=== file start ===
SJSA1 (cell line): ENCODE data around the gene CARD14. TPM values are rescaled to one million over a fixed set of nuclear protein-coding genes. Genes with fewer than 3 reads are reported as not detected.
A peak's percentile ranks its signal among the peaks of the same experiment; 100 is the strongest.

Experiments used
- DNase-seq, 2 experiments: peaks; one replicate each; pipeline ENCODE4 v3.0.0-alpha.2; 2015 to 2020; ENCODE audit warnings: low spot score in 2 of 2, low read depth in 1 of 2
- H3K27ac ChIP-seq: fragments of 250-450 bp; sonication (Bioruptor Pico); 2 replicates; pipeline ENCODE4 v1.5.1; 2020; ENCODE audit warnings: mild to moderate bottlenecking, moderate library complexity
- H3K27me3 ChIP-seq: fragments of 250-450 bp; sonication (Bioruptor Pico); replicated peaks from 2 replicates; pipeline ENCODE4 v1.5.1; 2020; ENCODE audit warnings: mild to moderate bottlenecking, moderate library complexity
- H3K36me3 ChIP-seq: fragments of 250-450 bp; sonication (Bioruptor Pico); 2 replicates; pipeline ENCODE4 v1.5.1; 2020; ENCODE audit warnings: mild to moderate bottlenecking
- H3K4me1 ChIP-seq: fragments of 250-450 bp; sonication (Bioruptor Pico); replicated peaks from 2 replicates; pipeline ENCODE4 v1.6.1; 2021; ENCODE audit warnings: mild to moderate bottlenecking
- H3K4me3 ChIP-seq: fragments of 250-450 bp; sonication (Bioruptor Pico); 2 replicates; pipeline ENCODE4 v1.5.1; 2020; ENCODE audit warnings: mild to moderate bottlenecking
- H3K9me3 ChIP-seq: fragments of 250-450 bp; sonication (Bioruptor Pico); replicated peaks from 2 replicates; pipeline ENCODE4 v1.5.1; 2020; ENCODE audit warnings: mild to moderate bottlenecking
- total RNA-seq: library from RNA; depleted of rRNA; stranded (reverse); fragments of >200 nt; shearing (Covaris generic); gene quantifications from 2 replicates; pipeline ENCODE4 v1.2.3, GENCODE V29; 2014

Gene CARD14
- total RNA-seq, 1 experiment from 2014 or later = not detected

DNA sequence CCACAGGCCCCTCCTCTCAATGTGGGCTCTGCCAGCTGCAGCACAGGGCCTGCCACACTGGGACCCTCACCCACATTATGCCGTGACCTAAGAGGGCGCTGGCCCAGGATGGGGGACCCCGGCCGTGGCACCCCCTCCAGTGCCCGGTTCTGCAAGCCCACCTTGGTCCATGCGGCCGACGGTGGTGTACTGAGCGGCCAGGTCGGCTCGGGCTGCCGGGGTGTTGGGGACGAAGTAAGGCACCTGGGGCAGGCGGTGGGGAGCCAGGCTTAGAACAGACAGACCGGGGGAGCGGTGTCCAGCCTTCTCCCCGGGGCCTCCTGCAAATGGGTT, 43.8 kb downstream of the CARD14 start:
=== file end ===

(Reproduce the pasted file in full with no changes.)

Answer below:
SJSA1 (cell line): ENCODE data around the gene CARD14. TPM values are rescaled to one million over a fixed set of nuclear protein-coding genes. Genes with fewer than 3 reads are reported as not detected.
A peak's percentile ranks its signal among the peaks of the same experiment; 100 is the strongest.

Experiments used
- DNase-seq, 2 experiments: peaks; one replicate each; pipeline ENCODE4 v3.0.0-alpha.2; 2015 to 2020; ENCODE audit warnings: low spot score in 2 of 2, low read depth in 1 of 2
- H3K27ac ChIP-seq: fragments of 250-450 bp; sonication (Bioruptor Pico); 2 replicates; pipeline ENCODE4 v1.5.1; 2020; ENCODE audit warnings: mild to moderate bottlenecking, moderate library complexity
- H3K27me3 ChIP-seq: fragments of 250-450 bp; sonication (Bioruptor Pico); replicated peaks from 2 replicates; pipeline ENCODE4 v1.5.1; 2020; ENCODE audit warnings: mild to moderate bottlenecking, moderate library complexity
- H3K36me3 ChIP-seq: fragments of 250-450 bp; sonication (Bioruptor Pico); 2 replicates; pipeline ENCODE4 v1.5.1; 2020; ENCODE audit warnings: mild to moderate bottlenecking
- H3K4me1 ChIP-seq: fragments of 250-450 bp; sonication (Bioruptor Pico); replicated peaks from 2 replicates; pipeline ENCODE4 v1.6.1; 2021; ENCODE audit warnings: mild to moderate bottlenecking
- H3K4me3 ChIP-seq: fragments of 250-450 bp; sonication (Bioruptor Pico); 2 replicates; pipeline ENCODE4 v1.5.1; 2020; ENCODE audit warnings: mild to moderate bottlenecking
- H3K9me3 ChIP-seq: fragments of 250-450 bp; sonication (Bioruptor Pico); replicated peaks from 2 replicates; pipeline ENCODE4 v1.5.1; 2020; ENCODE audit warnings: mild to moderate bottlenecking
- total RNA-seq: library from RNA; depleted of rRNA; stranded (reverse); fragments of >200 nt; shearing (Covaris generic); gene quantifications from 2 replicates; pipeline ENCODE4 v1.2.3, GENCODE V29; 2014

Gene CARD14
- total RNA-seq, 1 experiment from 2014 or later = not detected

DNA sequence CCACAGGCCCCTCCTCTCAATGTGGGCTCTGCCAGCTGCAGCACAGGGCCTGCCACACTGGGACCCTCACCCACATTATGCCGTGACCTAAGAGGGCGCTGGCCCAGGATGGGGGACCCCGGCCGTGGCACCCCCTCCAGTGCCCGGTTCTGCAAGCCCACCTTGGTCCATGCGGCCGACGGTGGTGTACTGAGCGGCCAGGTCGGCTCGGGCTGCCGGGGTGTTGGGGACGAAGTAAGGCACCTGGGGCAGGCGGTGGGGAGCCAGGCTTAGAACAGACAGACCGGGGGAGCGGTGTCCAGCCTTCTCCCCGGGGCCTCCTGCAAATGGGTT, 43.8 kb downstream of the CARD14 start: